The Marble’s Veins: Locke and Leibniz on Innate Ideas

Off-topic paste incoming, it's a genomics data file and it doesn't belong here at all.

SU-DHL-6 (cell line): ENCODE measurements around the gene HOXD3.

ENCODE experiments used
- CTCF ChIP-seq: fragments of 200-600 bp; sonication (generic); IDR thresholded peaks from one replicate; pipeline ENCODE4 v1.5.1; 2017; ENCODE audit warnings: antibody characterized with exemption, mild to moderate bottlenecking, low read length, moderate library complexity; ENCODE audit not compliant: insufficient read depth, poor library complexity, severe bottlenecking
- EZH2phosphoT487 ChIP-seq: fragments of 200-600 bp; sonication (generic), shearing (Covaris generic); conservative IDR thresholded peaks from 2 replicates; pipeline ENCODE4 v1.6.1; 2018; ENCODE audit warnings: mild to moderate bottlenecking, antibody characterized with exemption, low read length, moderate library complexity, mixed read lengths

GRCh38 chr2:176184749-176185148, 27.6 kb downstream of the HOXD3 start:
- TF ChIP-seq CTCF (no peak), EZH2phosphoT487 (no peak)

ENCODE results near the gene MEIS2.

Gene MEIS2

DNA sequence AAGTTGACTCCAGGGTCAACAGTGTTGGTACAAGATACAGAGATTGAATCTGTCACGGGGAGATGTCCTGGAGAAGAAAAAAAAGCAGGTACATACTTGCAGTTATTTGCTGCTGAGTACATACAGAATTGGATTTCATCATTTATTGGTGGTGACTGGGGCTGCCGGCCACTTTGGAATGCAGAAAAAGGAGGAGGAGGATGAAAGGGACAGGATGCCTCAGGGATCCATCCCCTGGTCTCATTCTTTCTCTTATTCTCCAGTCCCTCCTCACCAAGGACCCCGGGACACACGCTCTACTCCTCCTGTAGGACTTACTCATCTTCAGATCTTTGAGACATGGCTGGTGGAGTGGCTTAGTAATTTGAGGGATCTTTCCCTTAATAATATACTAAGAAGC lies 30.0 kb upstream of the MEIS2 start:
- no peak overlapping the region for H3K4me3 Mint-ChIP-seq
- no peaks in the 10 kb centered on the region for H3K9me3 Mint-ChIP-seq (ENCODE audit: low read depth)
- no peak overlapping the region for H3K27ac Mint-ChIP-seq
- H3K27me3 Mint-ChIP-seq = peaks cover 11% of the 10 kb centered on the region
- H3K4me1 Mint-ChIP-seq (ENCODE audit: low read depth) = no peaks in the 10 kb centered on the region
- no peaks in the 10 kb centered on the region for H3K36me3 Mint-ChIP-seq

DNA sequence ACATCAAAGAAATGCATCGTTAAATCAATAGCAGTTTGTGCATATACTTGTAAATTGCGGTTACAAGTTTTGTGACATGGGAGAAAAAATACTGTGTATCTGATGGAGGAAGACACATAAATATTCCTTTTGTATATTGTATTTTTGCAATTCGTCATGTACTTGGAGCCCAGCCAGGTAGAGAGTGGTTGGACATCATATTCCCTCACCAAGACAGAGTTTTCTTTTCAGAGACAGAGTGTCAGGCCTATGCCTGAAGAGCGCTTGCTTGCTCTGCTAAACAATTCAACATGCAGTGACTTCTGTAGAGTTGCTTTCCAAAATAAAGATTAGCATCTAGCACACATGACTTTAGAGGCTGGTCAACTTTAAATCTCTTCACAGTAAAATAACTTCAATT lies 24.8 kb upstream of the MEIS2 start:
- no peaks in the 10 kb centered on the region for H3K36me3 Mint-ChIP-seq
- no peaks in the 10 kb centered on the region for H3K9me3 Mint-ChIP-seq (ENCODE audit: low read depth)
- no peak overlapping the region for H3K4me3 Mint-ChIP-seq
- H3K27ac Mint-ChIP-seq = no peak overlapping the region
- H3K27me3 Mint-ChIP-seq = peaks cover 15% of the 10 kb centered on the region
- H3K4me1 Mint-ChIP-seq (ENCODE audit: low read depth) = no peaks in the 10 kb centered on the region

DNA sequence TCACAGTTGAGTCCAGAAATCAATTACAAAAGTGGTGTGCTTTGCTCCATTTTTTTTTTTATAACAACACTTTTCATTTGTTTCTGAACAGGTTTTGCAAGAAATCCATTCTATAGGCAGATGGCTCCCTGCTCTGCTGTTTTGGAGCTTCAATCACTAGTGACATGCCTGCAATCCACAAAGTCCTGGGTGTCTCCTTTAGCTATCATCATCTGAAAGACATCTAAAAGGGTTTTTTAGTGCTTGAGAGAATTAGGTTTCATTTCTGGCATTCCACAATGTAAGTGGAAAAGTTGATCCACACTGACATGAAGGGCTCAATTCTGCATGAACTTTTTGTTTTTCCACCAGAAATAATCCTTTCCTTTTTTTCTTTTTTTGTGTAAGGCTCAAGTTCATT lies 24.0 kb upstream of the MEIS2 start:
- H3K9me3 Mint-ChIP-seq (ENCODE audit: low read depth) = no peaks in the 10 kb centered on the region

When it comes to the question of the origin of our ideas, it seems that the views of Locke and Leibniz could not be further apart. For Leibniz, ultimately all our knowledge counts as innate. For Locke, none of it does. Hence, Leibniz is usually cast as an ardent defender of innate ideas, while Locke is known for his uncompromising attack on innateness in Book I of the Essay concerning Human Understanding. In this paper, I argue that at least with respect to the origin of certain intellectual ideas such as unity, existence, or power (which Leibniz calls “metaphysical concepts”, and which John Yolton in his interpretation of Locke has termed “non-sensory ideas”) Leibniz and Locke are much more in agreement than they initially appear to be: For both, these ideas originate in our reflection on the self and its operations. Furthermore, I show that Leibniz’s “reflection account” in fact takes center-stage in his discussion of innateness in the New Essays. Contrary to what has been claimed in the literature, I argue that this account does not conflict with the dispositional account of innateness Leibniz is commonly thought to hold: Not only are Leibniz’s two accounts compatible, but they are at bottom the same, resulting in a broader and much more nuanced account of innateness which bears witness to Leibniz’s serious and productive engagement with Locke’s view.